The goal: Build a facility big enough to accommodate future growth without losing the small-practice feel. The result: Alexandria Veterinary Clinic PetCare Center in Alexandria, Minn., a warm practice that's built to last.
Dr. Tim McAughan, a 1978 graduate of Texas A&M University, College of Veterinary Medicine, is no stranger to buying and building facilities. In 1985, he started a practice in a retail center, then moved it to a new facility. In 1997, he bought a second practice in a retail center in Spring, Texas. That, too, needed a freestanding home, he says.
Combining three pieces of land let the owners of Animal Clinic East achieve three design goals: to increase the number of exam rooms, develop a facility they could show off to clients, and build in comfortable workspaces for team members.
Dividing medical and ancillary services into two separate-but-connected buildings allows the team at Intermountain Pet Hospital and Pet Lodge to focus on the tasks at hand and project a more professional image.
A new design that emphasizes natural light and delivers a commanding presence in the neighborhood led to a 40 percent increase in business for the 5,750-square-foot Century Veterinary Group in Los Angeles.
Building a hospital is usually an effort of love—and a project you expect to enjoy for years. But Dr. Frank A. Klimitas built his new hospital, a historic building renovation, because of business needs rather than to fulfill a dream.
I always knew I wanted to own a practice, but I never guessed that the perfect location would be a strip mall," says Dr. Jean M. Oberg, owner of My Animal Hospital of North Dover in Toms River, N.J. "In 1984, I started cutting hospital design articles out of Veterinary Economics, and when it came time to build, I had hundreds of designs."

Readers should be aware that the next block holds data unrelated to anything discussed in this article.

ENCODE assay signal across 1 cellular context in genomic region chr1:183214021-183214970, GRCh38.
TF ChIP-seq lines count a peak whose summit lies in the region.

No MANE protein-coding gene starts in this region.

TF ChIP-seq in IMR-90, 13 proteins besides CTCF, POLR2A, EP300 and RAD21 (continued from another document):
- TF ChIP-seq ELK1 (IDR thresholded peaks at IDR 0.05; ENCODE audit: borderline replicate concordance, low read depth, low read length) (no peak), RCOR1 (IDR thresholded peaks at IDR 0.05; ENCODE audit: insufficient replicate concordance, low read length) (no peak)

Drs. Buddy Smith and Benet Sandell started their building project reluctantly. Although they had contemplated renovating or rebuilding before relocating, a big push from a road project forced Hill Country Veterinary Hospital to build on a new site on the outskirts of Austin, Texas, 1/2-mile from their previous site. Today they practice in a 3,100-square-foot, award-winning facility.
When he moved his practice from the converted home it had occupied for 42 years, Dr. Rickey Broussard wanted to maintain the comfortable feel of the practice by building a facility that resembled Grandma’s house. And judges of Veterinary Economics’ 2001 Hospital Design competition agree that the homey front porch with brick accents gives the facility’s dramatic entrance and lofty ceilings the warm appeal Dr. Broussard strived for.
From the butterfly garden to the rattan furniture, the high-touch environment at Chico Hospital for Cats in Chico, Calif., reflects the emphasis on client comfort and reassures clients that team members treat their cats with dignity.